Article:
Sophrosyne (Greek: σωφροσύνη) is an ancient Greek concept of an ideal of excellence of character and soundness of mind, which when combined in one well-balanced individual leads to other qualities, such as temperance, moderation, prudence, purity, decorum and self-control.
Ancient Greek literature
In Greek literature sophrosyne is considered an important quality, and is sometimes expressed in opposition to the concept of hubris. A noted example of this occurs in Homer's The Iliad. When Agamemnon decides to take the queen, Briseis, away from Achilles, it is seen as Agamemnon behaving with hubris and lacking sophrosyne. In Homer's Odyssey, Odysseus avoids being turned by Circe the enchantress into an animal by means of a magical herb, moly (symbolizing, by some accounts, sophrosyne), given to him by Athena (Wisdom) and Hermes (Reason). 
Heraclitus's fragment 112 states: "Sophrosyne is the greatest virtue, and wisdom is speaking and acting the truth, paying heed to the nature of things." (σωφρονεῖν ἀρετὴ μεγίστη, καὶ σοφίη ἀληθέα λέγειν καὶ ποιεῖν κατὰ φύσιν ἐπαίοντας.)
Themes connected with sophrosyne and hubris figure prominently in plays of Aeschylus, Sophocles and Euripides; sophrosyne is recognized as a virtue, although debased forms like prudery are criticized.  Sophrosyne is a theme in the play Hippolytus by Euripides, where sophrosyne is represented by the goddess Artemis and is personified by the character Hippolytus.
Sophrosyne is an important topic for Plato. It is the main subject of the dialogue Charmides, wherein several definitions are proposed but no conclusion reached; however the dramatic context connotes moral purity and innocence. An etymological meaning of sophrosyne as "moral sanity" is proposed in Cratylus 411e. Plato's view of sophrosyne is related to Pythagorean harmonia (Republic 430e−432a, 442c) and closely linked with Plato’s tripartite division of the soul: sophrosyne is the harmonious moderation of the appetitive and spirited parts of the soul by the rational part (e.g., Phaedrus 237c−238e).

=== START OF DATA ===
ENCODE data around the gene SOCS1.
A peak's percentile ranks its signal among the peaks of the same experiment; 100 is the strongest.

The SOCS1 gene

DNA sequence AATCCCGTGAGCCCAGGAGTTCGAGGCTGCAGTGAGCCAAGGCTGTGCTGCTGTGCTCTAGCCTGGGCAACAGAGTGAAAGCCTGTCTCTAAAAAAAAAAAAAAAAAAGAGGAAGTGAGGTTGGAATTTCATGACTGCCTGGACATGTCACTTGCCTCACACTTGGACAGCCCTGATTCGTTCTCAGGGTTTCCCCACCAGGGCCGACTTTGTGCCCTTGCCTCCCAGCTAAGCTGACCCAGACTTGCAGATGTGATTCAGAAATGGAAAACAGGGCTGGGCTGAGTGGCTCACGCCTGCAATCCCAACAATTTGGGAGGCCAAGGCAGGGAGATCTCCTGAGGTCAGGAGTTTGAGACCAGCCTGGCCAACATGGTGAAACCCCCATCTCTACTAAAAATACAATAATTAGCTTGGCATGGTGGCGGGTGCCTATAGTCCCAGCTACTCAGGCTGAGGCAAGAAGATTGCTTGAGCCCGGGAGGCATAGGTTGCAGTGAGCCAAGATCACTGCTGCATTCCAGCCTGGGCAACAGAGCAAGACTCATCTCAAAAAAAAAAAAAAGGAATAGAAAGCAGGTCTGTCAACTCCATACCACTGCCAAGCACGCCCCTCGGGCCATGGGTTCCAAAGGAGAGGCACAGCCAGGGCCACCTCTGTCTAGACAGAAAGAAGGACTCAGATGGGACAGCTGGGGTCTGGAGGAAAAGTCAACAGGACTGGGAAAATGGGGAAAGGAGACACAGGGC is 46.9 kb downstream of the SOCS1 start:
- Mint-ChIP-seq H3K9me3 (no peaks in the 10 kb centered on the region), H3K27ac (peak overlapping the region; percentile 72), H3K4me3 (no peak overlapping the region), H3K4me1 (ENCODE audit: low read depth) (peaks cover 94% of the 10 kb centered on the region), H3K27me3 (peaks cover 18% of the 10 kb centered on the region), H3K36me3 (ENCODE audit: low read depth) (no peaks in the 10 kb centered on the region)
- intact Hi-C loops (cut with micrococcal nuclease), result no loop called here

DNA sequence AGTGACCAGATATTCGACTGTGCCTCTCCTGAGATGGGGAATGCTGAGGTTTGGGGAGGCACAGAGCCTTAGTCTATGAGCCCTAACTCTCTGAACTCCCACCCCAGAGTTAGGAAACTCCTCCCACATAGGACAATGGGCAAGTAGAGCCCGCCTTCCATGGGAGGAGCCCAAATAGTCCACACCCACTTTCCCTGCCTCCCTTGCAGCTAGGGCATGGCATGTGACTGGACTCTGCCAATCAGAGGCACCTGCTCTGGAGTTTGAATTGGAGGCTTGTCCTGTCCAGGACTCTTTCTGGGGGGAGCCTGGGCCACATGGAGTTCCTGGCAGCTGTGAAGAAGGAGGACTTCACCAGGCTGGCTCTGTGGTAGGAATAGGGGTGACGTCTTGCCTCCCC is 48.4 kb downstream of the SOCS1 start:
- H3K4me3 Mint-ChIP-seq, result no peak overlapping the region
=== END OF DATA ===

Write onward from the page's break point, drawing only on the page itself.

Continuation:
For the Stoic, Zeno of Citium, sophrosyne is one of the four chief virtues. Later Stoics like Musonius Rufus, Seneca, Epictetus, and Marcus Aurelius took a practical view of sophrosyne and share a definition of it as the restraint of the appetites.
Demophilus, a Pythagorean philosopher of uncertain date, wrote: "the vigor of the soul is sophrosyne, the light of a soul free of disturbing passions." (Ρώμη ψυχής σωφροσύνη αύτη γαρ ψυχής απαθούς φώς εστιν.)
Cicero considered four Latin terms to translate sophrosyne: temperantia (temperance), moderatio (moderateness), modestia (modesty) and frugalitas (frugality). Through the writings of Lactantius, St. Ambrose and St. Augustine, the virtue's meaning as temperance or "proper mixture" became the dominant view in subsequent Western European thought.
Sophrosyne is one of the cardinal virtues.
An adjectival form is "sophron".
|Look up sophrosyne in Wiktionary, the free dictionary.|
- North, Helen. Sophrosyne: Self-knowledge and Self-restraint in Greek Literature. Cornell studies in classical philology. Volume 35, issue 67, Issue 67. Cornell University Press (1966)
- Clarke, Bruce (1995). Allegories of Writing: The Subject of Metamorphosis. Albany: SUNY Press. ISBN 9780791426234. p. 127
- Hyland, D. A., Plato and the Question of Beauty (Bloomington & Indianapolis: Indiana University Press, 2008), p. 105.
- North, Helen F. “A Period of Opposition to Sôphrosynê in Greek Thought.” Transactions and Proceedings of the American Philological Association, vol. 78, 1947, pp. 1–17.
- Euripides. Hippolytus. Bagg, Robert. Introduction. Oxford University Press. 1973 ISBN 978-0-19-507290-7
- Atsma, Aaron J. "Sophrosyne". Theoi Project. Retrieved 2019-05-28.
- Peters, Francis E. (1967). Greek Philosophical Terms: A Historical Lexicon. New York: NYU Press. ISBN 9780814765524. p. 179.
- Peters, Greek Philosophical Terms, p. l80.
- North, Helen (1966). Sophrosyne: Self-Knowledge and Self-Restraint in Greek Literature. Ithaca: Cornell University Press. ISBN 9780801403187. pp. 228−229.
- Sentences of Demophilus 39 = Stobaeus, Florilegium, vol. 1. Leipzig: Teubner, 1855, p. 117 (Peri Sophrosyne 42).
- Cicero, Tusculan Disputations 3.8.16.
- Carr, M. F. (2012). Passionate Deliberation: Emotion, Temperance, and the Care Ethic in Clinical Moral Deliberation. Berlin: Springer Science & Business Media. ISBN 9789401005913. p. 29.
- Euripides. Hippolytos. Oxford University Press. (1973) 978-0-19-507290-7 p. 6
- North, Helen F. “A period of opposition to sôphrosynê in Greek thought.” Transactions and Proceedings of the American Philological Association, vol. 78, 1947, pp. 1–17.
- North, Helen. Sophrosyne: Self-knowledge and self-restraint in Greek literature. Vol. 35. Ithaca, NY: Cornell University Press, 1966.
- Rademaker, Adriaan. Sophrosyne and the rhetoric of self-restraint: polysemy & persuasive use of an ancient Greek value term. Brill, 2004.
- Van Tongeren, Paul. "Nietzsche's revaluation of the cardinal virtues: the case of Sophrosyne." Phronimon: Journal of the South African Society for Greek Philosophy and the Humanities, vol. 3, 2001, pp. 128–149.